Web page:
The Supreme Court of Appeals of West Virginia overruled this decision and found that the term “surface only” is clear and unambiguous, stating that parties are bound by general and ordinary meanings of words used in deeds.  In the Court’s view, the old rule violated two public policy principles.  First, courts and practitioners need terms with a definite meaning when drafting instruments; and second, courts want to reach the intended result of the parties and therefore confine themselves to the four corners of the document.

The new definition of the word “surface” when used in a conveyance “generally means the exposed area of land, improvements on the land, and any part of the underground actually used by a surface owner as an adjunct to surface use [.]”  The Court gave several examples of “adjunct to surface use,” including use as a medium for the roots of growing plants, groundwater, water wells, roads, basements, and construction footings. 

While the Court’s decision should make such determinations easier for those in the mineral title field, the effect of the new definition on the oil and natural gas production industry remains to be seen.

For the full opinion, click on the link below:
http://www.courtswv.gov/supreme-court/docs/spring2013/12-0080.pdf

Monday, June 10, 2013

LGCR Assists Client in Navigating Doddridge County’s New Floodplain Ordinance

In December of 2012, Doddridge County’s floodplain ordinance was declared unconstitutional by the Circuit Court.  As a result, the Doddridge County Commission issued a moratorium on all floodplain permits.  Jay-Bee Oil & Gas had already begun drilling two horizontal wells when the Doddridge County Floodplain Administrator issued a stop work order.  Due to the moratorium, Jay-Bee could not comply with the order’s requirement to obtain a floodplain permit.  To address this legal catch-22 and to get its operations back on track, Jay-Bee challenged the stop work order in Circuit Court.
In an attempt to resolve its challenge, Jay-Bee agreed with the County to proceed with the permit application process under the new floodplain ordinance enacted on May 21, 2013.  As part of this agreement, LGCR is helping Jay-Bee navigate through the numerous requirements found in the new ordinance to ensure compliance therewith and to ultimately obtain the necessary permit so Jay-Bee can proceed with its operations.  A brief article on the matter can be found at: http://www.statejournal.com/story/22511347/doddridge-ends-ban-on-flood-plain-drilling-permits.  

The new ordinance greatly expanded the number of people entitled to notice and the types of notice to be given, including certified mail, personal service and publication of a legal ad.  These notice provisions were included to directly address the Circuit Court’s decision that found the previous ordinance unconstitutional.  However, the new ordinance also expanded the public’s participation in the permit process, including the ability to comment on permit applications and to appeal the granting of a permit and left unanswered questions regarding fees and costs associated with the permit process.  There are many more requirements, some old and some new, that are too numerous to mention in one article.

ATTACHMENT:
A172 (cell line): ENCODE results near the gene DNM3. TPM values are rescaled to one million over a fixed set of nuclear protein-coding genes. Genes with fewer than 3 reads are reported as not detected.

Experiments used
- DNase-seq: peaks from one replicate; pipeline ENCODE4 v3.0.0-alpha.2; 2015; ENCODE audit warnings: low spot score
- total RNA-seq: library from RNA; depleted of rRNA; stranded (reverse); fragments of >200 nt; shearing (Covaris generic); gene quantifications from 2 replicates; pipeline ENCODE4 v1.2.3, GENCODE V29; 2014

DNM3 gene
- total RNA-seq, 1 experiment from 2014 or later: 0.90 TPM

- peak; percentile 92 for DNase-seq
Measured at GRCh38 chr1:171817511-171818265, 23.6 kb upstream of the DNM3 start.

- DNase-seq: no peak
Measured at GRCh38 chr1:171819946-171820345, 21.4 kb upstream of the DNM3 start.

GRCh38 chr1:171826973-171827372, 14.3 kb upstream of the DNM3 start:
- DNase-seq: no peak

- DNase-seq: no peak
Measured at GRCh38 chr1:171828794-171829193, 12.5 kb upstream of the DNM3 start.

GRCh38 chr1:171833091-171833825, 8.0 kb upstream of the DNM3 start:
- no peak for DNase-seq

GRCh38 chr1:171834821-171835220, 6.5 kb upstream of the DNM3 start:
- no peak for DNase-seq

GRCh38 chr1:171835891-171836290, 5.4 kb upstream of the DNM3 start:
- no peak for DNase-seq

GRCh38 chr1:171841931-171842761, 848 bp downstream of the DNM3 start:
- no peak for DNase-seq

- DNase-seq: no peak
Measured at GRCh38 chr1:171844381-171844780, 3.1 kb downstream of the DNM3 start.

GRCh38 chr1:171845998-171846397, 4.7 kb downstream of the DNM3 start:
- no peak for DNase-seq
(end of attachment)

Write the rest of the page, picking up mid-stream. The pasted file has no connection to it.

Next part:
Additionally, obtaining a floodplain permit is not limited to Doddridge County.  Although Doddridge County has been front and center with recent developments regarding floodplain permits, most counties, and some municipalities, have a floodplain ordinance, many of which are similar to the ordinance struck down by the Circuit Court as unconstitutional.  As such, it is possible some counties may amend their ordinance to address the constitutional infirmities and potentially use the new Doddridge County ordinance as a template.  Furthermore, one does not even need to be in the floodplain to fall under the jurisdiction of a floodplain ordinance.  Many ordinances, including Doddridge County’s new ordinance, require those undertaking any type of development, or substantial improvements or repairs, regardless of whether or not the development is in the floodplain, to still seek a determination from the County that the development is not within the floodplain prior to beginning any work. 

The requirement to obtain a floodplain permit not only entails more work on the part of the operator but the regulatory process can now take longer to complete.  Therefore, it is important oil and gas operators take into account these requirements when planning future operations to ensure the proper floodplain permits are obtained in a timely fashion.  Having been at the forefront of this issue, LGCR can assist operators and developers in navigating the numerous and varied floodplain ordinances found within the state. 

For more information, please contact Richard Gottlieb at rgottlieb@lgcr.com or Joseph Jenkins at jjenkins@lgcr.com.

Monday, June 3, 2013

Richard Gottlieb To Be Presenter At AAPL's 59th Annual Meeting

Richard Gottlieb will be among the presenters at this week's 59th Annual Meeting of the American Association of Professional Landmen.  Gottlieb heads the natural gas practice at Lewis Glasser Casey & Rollins PLLC.  The conference, which is being held in Washington, D.C., brings together professional landmen from across the nation. Gottlieb will be part of a panel discussion on "Comparative Oil & Gas Law Review." The panel will be held from 1:15 p.m. to 4:45 p.m. on Wednesday, June 5.  For more information, please go to" http://www.landman.org/events/annual-meeting